Liesel blamed herself for Max’s sickness and it terrified her because she thought Max was going to die. “Liesel couldn't bring herself to say anything else.” (Zusak 314) She begins to develop this guilt. Liesel’s guilt is an event that changed her personality and caused her view on death to become even more personal and freighting.
The theme in this passage is that loss is an unavoidable part of life but is not something that has to destroy us. Liesel uses her past on her side to strengthen her in what she does and how she feels. Both the figurative language and the diction in the passage bolster the idea that loss is something that you cannot escape, but it is something that can make you stronger, and shows how Leisel portrays that idea. Figurative language has a way of drawing you into the book and giving the story a deeper meaning, it does this when Liesel's brother appears next to her as she yells at the mayor's wife. The most prominent in this passage is imagery.
Also, when Mama was depressed about Papa going to war, Mama would sleep with Papa’s accordion Liesel acknowledged “that there was great beauty in what she was currently witnessing, and she chose not to disturb it” (Zusak, 429). Finally, when Liesel’s papa gave a Jew bread during the parade and what Liesel did during the parade, she gave Jews bread by placing them in the street. How the author characterized Liesel
Only the girl saw it. She bent down and picked it up and held it firmly in her fingers. The book had silver writing on it” (Zusak, 24). The reader begins to question why Liesel steals this book as it is clear that she does not have a specific reason for obtaining it. Later in the novel, the reader discovers something about Liesel that contradicts the decision to steal a
In the novel, The Book Thief, by Markus Zusak, “The Grave Digger’s Handbook” is a motif that causes character development throughout the story causing Liesel to have the book as her only memory of her mother and brother, learning how to read and write, and it leads to stealing more books. When Liesel, her mother, and her brother, Werner were going on a train to Munich, Liesel has a dream about Adolf Hitler, The Furer, who was reciting one of his powerful speeches and when she woke up she found her brother dead. The train stops for track repairs, and Liesel's mother leaves the train carrying Werner in her arms. When Liesel’s brother was getting buried by two grave diggers, one of them, an apprentice, who drops his book and Liesel picks it up.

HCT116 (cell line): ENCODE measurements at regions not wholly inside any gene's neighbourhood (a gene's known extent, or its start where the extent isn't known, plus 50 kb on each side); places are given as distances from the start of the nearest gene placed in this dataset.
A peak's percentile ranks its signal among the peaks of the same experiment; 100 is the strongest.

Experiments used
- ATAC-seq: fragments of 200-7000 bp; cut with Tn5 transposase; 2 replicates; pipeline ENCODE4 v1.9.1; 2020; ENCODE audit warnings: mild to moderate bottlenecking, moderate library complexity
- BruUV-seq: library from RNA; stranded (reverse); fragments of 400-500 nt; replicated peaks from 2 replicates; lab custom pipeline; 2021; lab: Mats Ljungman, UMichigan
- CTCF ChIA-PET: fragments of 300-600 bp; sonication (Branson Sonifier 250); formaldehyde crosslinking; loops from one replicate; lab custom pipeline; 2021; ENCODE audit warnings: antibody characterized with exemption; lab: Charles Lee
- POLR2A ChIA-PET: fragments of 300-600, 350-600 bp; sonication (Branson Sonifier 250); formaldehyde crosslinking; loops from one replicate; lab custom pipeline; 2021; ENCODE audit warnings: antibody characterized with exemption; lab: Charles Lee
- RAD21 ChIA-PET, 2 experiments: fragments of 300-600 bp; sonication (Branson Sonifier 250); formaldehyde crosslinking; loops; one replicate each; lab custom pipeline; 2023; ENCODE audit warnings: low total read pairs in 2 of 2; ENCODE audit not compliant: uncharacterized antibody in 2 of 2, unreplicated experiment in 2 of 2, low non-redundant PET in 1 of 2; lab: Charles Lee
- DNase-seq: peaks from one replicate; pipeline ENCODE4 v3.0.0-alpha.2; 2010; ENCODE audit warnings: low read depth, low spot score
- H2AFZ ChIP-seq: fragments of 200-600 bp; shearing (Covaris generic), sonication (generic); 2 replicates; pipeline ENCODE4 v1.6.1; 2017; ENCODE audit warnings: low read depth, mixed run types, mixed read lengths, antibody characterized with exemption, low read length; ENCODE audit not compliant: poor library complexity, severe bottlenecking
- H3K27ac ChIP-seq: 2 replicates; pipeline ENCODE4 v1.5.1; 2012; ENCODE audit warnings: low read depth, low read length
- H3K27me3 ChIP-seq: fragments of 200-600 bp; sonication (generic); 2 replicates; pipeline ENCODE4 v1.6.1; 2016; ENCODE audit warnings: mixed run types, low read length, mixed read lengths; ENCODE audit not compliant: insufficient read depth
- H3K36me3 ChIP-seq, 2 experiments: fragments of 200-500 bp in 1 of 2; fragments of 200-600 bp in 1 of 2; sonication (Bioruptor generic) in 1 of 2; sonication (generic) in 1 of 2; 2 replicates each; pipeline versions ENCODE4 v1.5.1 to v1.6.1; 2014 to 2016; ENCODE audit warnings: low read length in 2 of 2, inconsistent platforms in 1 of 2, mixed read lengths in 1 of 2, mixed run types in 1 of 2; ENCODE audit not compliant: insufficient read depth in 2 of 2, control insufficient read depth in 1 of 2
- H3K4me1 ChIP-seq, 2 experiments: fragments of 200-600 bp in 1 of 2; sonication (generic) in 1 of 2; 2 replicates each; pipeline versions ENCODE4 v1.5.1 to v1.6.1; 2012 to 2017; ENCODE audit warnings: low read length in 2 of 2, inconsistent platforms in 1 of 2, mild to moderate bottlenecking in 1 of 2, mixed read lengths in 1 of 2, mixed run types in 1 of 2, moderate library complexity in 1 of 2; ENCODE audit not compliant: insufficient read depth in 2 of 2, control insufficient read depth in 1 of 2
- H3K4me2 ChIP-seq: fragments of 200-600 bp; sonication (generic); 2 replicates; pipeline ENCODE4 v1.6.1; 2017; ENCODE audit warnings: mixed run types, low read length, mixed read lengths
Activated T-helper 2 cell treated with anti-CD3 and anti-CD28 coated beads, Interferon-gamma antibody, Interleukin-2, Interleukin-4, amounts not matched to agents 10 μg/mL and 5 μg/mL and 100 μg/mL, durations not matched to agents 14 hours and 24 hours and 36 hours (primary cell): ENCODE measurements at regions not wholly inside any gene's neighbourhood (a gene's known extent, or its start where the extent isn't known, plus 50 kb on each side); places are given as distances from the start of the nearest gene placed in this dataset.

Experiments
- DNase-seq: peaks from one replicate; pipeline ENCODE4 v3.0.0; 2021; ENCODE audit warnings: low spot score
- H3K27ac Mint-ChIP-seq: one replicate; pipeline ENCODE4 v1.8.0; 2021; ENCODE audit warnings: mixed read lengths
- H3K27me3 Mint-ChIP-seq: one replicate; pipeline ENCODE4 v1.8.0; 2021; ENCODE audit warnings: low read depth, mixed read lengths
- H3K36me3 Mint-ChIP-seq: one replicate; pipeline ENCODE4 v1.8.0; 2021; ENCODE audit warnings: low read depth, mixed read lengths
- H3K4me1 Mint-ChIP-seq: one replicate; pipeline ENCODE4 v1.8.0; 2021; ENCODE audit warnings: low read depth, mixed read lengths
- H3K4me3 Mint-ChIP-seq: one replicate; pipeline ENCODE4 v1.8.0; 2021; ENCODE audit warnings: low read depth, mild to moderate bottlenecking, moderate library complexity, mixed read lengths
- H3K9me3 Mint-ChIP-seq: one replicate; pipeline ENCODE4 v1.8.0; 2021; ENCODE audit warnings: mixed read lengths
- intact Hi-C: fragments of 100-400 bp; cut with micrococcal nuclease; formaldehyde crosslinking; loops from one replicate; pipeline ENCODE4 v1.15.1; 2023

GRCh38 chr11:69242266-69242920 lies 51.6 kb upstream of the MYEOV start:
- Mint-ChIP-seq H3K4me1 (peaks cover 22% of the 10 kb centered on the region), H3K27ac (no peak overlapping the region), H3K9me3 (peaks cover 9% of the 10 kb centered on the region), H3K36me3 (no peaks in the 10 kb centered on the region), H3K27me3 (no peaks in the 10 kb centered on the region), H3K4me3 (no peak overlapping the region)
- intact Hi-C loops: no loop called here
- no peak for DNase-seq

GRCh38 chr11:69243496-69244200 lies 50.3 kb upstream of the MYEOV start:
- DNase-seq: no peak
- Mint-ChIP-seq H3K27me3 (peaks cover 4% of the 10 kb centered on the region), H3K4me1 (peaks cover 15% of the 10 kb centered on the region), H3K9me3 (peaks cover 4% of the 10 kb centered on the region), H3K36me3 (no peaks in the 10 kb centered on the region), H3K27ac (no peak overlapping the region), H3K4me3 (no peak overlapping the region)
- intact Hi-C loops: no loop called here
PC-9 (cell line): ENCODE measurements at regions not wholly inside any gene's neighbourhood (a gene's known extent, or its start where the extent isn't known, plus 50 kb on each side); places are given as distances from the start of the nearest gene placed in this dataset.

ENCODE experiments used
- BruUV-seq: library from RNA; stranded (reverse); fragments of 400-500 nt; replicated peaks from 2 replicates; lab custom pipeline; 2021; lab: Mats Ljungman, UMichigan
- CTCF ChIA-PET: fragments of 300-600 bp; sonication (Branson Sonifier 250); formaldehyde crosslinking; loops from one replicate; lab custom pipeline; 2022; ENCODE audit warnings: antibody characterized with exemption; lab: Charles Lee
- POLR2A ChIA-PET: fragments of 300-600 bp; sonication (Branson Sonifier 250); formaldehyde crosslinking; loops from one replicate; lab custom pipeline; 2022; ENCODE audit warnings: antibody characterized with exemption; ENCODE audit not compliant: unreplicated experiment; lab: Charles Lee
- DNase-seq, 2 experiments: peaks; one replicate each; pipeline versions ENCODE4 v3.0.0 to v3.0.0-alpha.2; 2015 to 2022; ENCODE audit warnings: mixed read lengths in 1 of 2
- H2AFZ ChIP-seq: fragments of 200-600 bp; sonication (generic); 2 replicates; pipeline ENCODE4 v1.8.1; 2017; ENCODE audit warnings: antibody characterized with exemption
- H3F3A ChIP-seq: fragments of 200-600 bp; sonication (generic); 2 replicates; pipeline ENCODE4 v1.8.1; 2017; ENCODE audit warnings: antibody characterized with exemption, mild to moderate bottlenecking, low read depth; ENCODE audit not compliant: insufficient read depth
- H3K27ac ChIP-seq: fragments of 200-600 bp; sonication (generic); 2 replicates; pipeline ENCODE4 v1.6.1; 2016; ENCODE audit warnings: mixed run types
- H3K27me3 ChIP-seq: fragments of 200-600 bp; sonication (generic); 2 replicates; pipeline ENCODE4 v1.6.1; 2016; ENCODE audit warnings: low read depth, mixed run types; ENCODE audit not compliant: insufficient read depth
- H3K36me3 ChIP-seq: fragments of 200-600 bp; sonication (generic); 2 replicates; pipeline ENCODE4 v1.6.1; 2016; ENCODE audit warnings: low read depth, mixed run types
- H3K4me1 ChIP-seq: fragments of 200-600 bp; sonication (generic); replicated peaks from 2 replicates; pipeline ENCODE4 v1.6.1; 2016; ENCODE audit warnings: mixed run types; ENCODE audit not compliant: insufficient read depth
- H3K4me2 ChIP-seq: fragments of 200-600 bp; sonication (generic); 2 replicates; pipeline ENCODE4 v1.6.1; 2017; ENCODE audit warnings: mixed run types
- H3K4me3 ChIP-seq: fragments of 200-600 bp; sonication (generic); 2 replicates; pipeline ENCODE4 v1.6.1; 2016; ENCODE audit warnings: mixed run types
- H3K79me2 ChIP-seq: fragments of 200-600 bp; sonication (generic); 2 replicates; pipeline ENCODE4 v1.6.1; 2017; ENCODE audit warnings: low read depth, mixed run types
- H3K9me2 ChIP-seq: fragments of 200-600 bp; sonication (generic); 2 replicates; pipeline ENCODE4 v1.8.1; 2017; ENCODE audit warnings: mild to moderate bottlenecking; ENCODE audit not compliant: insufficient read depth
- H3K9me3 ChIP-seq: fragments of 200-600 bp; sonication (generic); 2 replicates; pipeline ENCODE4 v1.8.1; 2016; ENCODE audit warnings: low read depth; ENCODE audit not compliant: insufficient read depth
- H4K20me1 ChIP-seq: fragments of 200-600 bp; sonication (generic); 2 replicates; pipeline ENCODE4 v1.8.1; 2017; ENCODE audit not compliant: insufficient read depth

Liesel has realized she must respect the man who was the reason for her and her entire families suffering. She has realized she officially has lost her home, that she is completely isolated from the community. “It was quite a sight seeing an eleven year old girl try not to cry on church steps, saluting fuhrer”(Zusak 115). After losing all of these emotionally wrecking things Liesel learns and understands she needs to keep going forward. She refuses to give up she although times are rough manages to think, it could be worse.
Although humans may originally behave due to innate reasons, much of literature argues external forces shape character and possess the power to influence the way societies behave. Markus Zusak’s The Book Thief exhibits how individuals may react in times of discrimination, and demonstrates the love and hate accompanying war. Difficult times challenge morality, and tests one’s limits; Liesel Meminger perseveres through arduous events, namely due to her identity as a creative and brave adolescent. Liesel’s identity is shaped and ultimately strengthened by outside forces.
In the novel, Liesel’s behavior shows justice and love through her friendship with Max. Although her relationship with Max in the beginning of the book was rather awkward, soon her perspective towards Max soothes and their relationship bonds to a friendship. There are some times when Liesel’s actions were unbelievable, especially during the Jew parade. “ ‘ You have to let go of me Liesel.’
Liesel, known as the book thief to the audience has a distinct passion for books and how much they mean to her. Stealing book after the book becomes a hobby for the young girl whose love of books is fostered by her foster father, Hans Hubermann. As Hans teaches Liesel how to read and write they develop an
Liesel had no intention of going inside her new foster home on Himmel Street, until Hans spoke with her. Liesel immediately gravitated to the calm air surrounding Hans. Even though she had lost her brother and her mother, Liesel felt comfortable around Hans after a few short minutes. Yet again, this illustrates how Hans exhibited a positive, comforting quality despite living under the horrors of Nazi
Growing as a Character Every event in our lives happens for a reason, whether it is to learn from our mistakes or to gain experience from them. In Markus Zusak's novel “The Book Thief,” Liesel Meminger uses her experiences with living in the 1940s to learn life lessons and experience first hand the many terrible things Hitler is doing to people around her. She learns how to deal with the many obstacles that are thrown at her. Liesel grows as a character by following her step-father’s footsteps in being a kind and generous person, going through childhood with her best friend Rudy, and being aware of what is going on around her by learning from Max.